(The AEGIS Alliance) – A teenage student, age 16, was arrested for orchestrating a number of cyberattacks and network outages that happened in Florida’s largest county during the first week of school, according to authorities on Thursday.
Police in the district believe other people were involved in the cyberattacks that are plaguing the Miami-Dade schools since their reopening on Monday and students started receiving online instructions during the ongoing coronavirus pandemic.
“We will not rest until every one of them is caught and brought to justice,” Edwin Lopez, police chief for the schools said.
Superintendent of Schools Alberto Carvalho stated the attacks are “disheartening that one of our own students has admitted to intentionally causing this kind of disruption.”
Lopez said the South Miami Senior High School student told police he is responsible for eight attacks on the school computer system “designed to overwhelm district networks.” The teen is charged with using a computer in an attempt to defraud, and it’s a felony; the teen is also charged with misdemeanor interference with an educational institution.
The name of the student was not released because he’s a minor. It’s unclear if he has an attorney to represent him.
Officials previously revealed that Carvalho had never signed a contract with the online platform for $15.3 million that’s at the center of the crisis. The Miami-Dade County school district’s chief financial officer named Ron Steiger announced on Wednesday at a school board meeting that discussed the failures of K12′s online platform and My School Online, according to The Miami Herald.
The ongoing coronavirus pandemic delayed officials from starting classes between mid-August to August 31. But many teachers and students have been unable to access the online system and the school board is being overwhelmed with complaints.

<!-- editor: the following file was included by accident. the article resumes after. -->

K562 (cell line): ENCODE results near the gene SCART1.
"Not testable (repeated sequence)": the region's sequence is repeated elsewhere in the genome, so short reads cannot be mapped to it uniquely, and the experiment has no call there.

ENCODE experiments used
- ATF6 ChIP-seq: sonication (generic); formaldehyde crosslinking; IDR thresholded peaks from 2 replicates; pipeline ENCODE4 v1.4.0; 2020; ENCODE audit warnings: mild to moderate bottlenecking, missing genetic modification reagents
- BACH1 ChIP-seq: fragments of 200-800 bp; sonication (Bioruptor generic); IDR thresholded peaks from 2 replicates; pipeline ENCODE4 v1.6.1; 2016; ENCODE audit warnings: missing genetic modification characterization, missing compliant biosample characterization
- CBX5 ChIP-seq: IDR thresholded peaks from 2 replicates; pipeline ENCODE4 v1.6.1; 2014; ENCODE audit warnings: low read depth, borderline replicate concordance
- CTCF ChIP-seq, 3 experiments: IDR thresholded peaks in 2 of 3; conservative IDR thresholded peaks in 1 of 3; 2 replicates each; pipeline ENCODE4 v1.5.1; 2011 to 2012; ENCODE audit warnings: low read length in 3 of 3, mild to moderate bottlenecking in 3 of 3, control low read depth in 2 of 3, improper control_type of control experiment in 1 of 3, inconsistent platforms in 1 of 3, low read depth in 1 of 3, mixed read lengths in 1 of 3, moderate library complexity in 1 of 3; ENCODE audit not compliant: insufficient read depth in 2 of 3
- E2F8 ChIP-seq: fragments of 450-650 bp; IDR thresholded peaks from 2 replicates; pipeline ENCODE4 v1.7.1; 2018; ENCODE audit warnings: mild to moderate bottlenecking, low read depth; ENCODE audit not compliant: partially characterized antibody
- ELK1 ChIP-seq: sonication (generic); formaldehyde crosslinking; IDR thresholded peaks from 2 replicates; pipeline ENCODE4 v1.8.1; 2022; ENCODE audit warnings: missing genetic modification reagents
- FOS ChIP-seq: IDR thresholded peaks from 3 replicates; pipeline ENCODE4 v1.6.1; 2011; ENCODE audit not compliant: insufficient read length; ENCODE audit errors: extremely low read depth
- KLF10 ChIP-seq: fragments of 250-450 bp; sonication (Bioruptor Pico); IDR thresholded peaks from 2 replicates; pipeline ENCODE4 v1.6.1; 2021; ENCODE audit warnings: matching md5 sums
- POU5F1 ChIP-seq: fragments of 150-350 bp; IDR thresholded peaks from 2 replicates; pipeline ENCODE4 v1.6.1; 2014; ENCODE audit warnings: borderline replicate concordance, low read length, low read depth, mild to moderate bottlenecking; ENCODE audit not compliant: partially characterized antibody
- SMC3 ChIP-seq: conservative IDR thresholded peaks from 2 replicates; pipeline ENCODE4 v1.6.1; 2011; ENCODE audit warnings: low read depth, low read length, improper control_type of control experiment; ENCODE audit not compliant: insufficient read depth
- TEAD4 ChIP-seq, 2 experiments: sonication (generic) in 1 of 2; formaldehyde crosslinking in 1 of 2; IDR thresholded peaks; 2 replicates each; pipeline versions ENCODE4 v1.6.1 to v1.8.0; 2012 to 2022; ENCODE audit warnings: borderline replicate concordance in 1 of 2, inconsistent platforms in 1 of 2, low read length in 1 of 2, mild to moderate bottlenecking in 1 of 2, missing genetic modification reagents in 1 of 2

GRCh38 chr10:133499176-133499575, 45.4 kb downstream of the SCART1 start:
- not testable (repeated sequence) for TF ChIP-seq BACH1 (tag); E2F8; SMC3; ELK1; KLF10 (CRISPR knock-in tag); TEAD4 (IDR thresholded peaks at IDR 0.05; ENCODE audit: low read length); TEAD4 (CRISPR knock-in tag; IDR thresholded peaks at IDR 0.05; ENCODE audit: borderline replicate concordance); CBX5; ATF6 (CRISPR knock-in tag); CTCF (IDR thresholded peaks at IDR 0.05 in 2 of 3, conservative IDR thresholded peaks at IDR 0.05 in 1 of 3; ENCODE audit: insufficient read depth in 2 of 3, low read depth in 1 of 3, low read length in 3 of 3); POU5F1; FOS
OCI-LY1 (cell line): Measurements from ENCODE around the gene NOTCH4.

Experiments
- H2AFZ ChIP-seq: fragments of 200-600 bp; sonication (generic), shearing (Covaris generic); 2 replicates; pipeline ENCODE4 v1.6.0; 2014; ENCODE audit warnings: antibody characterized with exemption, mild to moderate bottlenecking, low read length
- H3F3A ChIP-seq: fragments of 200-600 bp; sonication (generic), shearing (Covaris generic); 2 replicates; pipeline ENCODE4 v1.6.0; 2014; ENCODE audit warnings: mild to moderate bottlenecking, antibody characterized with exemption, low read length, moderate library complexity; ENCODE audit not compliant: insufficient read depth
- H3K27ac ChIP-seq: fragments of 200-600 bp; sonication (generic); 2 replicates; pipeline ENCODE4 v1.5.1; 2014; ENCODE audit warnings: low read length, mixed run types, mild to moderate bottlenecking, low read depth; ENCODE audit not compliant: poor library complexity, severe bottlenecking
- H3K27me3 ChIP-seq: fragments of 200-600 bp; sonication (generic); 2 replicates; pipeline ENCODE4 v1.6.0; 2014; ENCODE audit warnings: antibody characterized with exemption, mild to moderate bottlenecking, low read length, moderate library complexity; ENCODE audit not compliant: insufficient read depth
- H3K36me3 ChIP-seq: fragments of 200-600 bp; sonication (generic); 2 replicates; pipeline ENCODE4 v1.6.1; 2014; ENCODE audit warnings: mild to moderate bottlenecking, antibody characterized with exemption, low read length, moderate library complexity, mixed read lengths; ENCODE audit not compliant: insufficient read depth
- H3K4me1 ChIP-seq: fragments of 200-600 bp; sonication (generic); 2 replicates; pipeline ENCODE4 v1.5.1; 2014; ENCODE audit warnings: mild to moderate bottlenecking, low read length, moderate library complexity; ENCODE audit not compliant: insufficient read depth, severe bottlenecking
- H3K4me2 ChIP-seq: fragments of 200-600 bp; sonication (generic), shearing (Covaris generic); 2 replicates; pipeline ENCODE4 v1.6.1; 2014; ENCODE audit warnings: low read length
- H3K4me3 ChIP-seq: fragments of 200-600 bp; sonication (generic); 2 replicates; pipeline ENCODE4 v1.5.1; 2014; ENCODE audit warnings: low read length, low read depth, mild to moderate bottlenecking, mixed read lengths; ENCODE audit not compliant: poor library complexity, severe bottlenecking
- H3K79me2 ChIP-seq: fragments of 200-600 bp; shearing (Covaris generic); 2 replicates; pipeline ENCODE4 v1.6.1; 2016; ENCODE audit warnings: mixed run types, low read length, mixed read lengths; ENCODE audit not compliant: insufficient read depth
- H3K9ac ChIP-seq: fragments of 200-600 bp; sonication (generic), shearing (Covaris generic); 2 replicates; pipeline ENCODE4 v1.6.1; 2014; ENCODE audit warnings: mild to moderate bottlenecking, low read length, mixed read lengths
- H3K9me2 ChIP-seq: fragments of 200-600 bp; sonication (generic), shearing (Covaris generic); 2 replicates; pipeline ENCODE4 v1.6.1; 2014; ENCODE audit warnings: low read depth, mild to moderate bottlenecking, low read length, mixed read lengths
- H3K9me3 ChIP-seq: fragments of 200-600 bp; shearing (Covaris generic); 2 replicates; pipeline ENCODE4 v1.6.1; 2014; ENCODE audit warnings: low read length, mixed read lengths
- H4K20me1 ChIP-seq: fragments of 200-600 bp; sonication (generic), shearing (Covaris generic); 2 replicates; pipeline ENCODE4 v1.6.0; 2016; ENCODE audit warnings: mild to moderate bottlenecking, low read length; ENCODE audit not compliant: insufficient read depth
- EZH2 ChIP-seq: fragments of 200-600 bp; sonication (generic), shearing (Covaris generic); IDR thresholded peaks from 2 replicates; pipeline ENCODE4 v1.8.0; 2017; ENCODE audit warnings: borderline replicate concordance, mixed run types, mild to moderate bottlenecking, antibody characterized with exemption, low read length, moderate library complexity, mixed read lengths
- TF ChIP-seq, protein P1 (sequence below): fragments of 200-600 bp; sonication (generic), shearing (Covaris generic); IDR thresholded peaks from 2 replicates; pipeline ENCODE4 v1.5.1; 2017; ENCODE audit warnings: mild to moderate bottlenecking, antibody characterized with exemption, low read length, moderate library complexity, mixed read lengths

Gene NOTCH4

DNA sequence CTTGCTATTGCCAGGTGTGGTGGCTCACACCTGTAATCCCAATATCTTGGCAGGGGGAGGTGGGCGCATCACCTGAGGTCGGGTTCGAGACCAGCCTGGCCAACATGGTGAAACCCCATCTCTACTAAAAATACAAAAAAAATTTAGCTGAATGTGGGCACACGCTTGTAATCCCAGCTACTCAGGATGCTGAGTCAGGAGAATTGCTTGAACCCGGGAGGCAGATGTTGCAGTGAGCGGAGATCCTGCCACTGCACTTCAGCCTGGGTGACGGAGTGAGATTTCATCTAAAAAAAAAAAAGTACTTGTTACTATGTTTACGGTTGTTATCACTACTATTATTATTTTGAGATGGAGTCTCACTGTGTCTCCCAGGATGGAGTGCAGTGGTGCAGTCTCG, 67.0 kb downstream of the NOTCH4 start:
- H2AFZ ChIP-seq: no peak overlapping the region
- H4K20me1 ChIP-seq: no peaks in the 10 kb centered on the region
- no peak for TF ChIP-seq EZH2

The school district’s chief academic officer named Marie Izquierdo said problems with the K12 platform are happening throughout the U.S., and officials are working to resolve the problems. The company emailed a statement to the Herald that network outages were affecting the platform.
Izquierdo said that in the meantime, one option is to revert to the plan that was working when the pandemic started earlier in the year this spring when all teachers used whichever online platform they were most comfortable with using.
Parents made complaints at the time, saying it was too confusing to navigate multiple platforms. Also, the district was only able to measure one-time log-ins, not sustained participation, which is one of the features that My School Online offers.
Republican U.S. Senator Marco Rubio has requested a briefing with the Department of Homeland Security regarding cybersecurity that relates to school districts.
Kyle James Lee – The AEGIS Alliance – This work is licensed under a Creative Commons Attribution-ShareAlike 4.0 International License.